A century after the Revolution, Mexico could make it harder to expel foreigners

Article 33 of the Mexican Constitution permits the president to discretionally expel anyone deemed non grata, but a recent proposal before the Senate could soften the law.

Martin Mejia/AP/File
Laura Bozzo, Spanish language TV talk show host, speaks during a interview in her television studio in Lima, Peru, Sept. 7, 2004. Last month Ms. Bozzo hitched a ride with rescue crews, helicoptering into an impoverished village in Guerrero state – ostensibly to lend a helping hand.

After twin storms hit Mexico simultaneously last month, TV talk show host Laura Bozzo hitched a ride with rescue crews, helicoptering into an impoverished village in Guerrero state – ostensibly to lend a helping hand. But when allegations surfaced that Ms. Bozzo staged a made-for-TV spectacle – preventing the state government helicopter she arrived in from distributing supplies to incommunicado settlements – some outraged citizens on social media called for a uniquely Mexican punishment for the Peruvian-born reporter: expulsion.

Article 33 of the Mexican Constitution permits the president to discretionally expel anyone deemed non grata. It also prohibits the participation of foreigners in Mexican matters – mainly politics.

But President Enrique Peña Nieto has proposed reining in some of the excesses of Article 33. He sent a constitutional amendment on Tuesday to the Senate, which would allow anyone ordered out of the country the right to a hearing in which they can present evidence, consult legal council, and receive consular assistance. They can also seek injunctions known as “amparos” against unfavorable outcomes – previously unattainable since the Supreme Court would traditionally defer to the president.

With the proposed changes, “You begin to institutionalize the procedure,” says Federico Estévez, political science professor at the Autonomous Technological Institute of Mexico.

The proposal, Mr. Peña Nieto said in the amendment documents, would allow Mexico to adhere to its international obligations in human rights matters, along with providing “minimum conditions to assure the adequate protection of [foreigners’] rights, that’s to say, due process.”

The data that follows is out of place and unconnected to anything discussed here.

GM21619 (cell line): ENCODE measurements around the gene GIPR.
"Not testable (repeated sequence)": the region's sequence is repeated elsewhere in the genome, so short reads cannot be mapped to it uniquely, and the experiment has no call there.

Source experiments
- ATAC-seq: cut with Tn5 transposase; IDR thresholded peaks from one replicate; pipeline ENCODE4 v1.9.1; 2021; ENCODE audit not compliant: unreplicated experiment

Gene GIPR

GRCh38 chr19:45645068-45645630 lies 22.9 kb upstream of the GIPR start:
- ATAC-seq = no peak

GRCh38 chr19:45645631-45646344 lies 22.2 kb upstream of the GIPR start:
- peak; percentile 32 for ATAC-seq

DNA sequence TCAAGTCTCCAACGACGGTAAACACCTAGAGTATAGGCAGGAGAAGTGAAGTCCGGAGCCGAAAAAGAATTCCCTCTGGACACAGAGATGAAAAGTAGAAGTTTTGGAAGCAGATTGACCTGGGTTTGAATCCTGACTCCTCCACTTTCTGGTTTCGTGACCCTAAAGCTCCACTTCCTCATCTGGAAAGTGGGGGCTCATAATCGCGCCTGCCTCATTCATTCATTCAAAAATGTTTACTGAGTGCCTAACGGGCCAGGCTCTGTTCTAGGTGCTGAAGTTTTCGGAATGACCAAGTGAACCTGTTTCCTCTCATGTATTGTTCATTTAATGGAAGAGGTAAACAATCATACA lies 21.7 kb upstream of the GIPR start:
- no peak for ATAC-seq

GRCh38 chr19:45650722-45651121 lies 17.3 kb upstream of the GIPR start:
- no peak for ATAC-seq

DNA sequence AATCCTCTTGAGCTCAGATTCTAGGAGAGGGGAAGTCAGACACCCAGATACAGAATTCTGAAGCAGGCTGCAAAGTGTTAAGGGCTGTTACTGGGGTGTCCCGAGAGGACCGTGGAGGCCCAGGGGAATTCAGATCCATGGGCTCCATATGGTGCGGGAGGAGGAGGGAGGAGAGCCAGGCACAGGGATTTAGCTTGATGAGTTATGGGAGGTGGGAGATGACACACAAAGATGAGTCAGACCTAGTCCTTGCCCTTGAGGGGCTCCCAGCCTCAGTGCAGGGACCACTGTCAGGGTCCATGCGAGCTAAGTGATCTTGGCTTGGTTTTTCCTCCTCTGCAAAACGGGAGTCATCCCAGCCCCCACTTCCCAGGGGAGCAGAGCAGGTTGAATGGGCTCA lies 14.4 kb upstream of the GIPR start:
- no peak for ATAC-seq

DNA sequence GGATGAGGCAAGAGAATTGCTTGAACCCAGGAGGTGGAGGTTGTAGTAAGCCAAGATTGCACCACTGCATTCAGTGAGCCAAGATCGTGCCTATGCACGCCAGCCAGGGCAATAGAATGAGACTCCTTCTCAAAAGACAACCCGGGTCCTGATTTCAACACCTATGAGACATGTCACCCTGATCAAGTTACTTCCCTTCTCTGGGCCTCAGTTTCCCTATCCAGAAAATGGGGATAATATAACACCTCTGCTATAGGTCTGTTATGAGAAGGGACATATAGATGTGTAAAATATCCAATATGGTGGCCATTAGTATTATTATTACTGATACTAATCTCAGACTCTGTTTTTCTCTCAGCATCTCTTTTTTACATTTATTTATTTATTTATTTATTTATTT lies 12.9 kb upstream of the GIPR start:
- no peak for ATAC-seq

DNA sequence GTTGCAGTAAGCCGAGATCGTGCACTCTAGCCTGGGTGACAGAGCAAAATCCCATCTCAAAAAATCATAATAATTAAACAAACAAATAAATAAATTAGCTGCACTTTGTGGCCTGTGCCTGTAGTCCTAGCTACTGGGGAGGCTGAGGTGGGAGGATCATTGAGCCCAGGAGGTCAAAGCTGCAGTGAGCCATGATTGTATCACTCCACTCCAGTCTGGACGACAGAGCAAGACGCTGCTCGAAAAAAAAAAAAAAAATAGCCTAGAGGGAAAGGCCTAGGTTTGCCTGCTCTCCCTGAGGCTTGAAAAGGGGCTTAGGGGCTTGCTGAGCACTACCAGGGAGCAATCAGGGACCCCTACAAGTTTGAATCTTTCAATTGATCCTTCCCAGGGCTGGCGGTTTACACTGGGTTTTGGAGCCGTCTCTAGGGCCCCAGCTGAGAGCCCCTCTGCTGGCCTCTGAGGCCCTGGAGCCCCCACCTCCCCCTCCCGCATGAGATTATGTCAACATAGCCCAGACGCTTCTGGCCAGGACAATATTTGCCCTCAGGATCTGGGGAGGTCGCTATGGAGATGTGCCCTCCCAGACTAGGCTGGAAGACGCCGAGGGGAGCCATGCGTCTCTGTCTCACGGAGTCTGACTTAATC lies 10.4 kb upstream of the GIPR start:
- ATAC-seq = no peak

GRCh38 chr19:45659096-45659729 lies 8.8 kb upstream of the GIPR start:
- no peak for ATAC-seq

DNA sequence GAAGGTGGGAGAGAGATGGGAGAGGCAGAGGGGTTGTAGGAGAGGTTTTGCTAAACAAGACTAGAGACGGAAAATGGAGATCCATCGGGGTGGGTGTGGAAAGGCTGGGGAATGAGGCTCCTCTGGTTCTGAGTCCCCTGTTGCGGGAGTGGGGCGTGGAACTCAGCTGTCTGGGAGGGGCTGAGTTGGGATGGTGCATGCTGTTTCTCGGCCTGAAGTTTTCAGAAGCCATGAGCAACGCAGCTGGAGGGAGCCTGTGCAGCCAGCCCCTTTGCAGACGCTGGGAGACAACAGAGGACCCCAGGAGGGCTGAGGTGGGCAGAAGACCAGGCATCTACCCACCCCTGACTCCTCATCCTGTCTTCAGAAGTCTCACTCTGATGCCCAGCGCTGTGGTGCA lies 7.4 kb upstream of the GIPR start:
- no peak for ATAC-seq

A change to Article 33 moves Mexico yet further away from anti-foreigner sentiments so prevalent after the Revolution of 1910, when the winners – who took up arms, demanding, “Land and liberty" – wanted to avoid a rerun of the Porfiriato, the period of President Porfirio Díaz, who often favored foreigners and their investments at the expense of ordinary Mexicans.

It’s also another step in the opening of a country so closed 25 years ago (prior to the signing of NAFTA) that kids would buy contraband candy like Snickers bars – smuggled from the United States – in itinerant markets.

With Mexico having signed free trade agreements with more than 40 countries and the current administration attempting to open the North American country to even more commerce, analysts say the scrapping of the excesses of Article 33 sends the right signal.

“It’s a good strategy by the administration,” says Arturo Pueblita Fernández, constitutional law professor at the Iberoamerican University. “It lets [investors] know, ‘Mexico is open for doing business.’"

Freezing out foreigners

The Mexican constitution still places some prohibitions on foreigners: only citizens can serve in the military or captain Mexican-flagged ships.

But changes have been made, too: foreign priests, for example, were previously not allowed to work in Mexico. Also, an amendment approved in the lower house of Congress last spring would allow foreigners to buy properties in coastal areas. The Senate still must approve the measure.

Still, Article 33 has long stood out among Mexican laws, somewhat spooking foreigners – mainly due its discretionary application, says Mr. Fernández, whose great-grandfather, an Italian immigrant and printer by trade, was expelled from Mexico for printing pamphlets in the 1930s for an opposition movement.

More recently, the government expelled Europeans in Chiapas state for alleged improper meddling in the 1990s Zapatista uprising.

The Interior Ministry, which is responsible for the National Immigration Institute, has also used Article 33 to kick out foreigners and “avoid the extradition process,” says Luis Guillermo Cruz Rico, a Mexican lawyer now working in Toronto.

Mr. Cruz and other observers say proposed amendments to Article 33 show how far the fear of foreigners has fallen in Mexico, and how it no longer moves the masses.

“It’s a convenient rhetorical device,” for some politicians, Mr. Estévez says.

“But it doesn’t get you much mileage anymore.”

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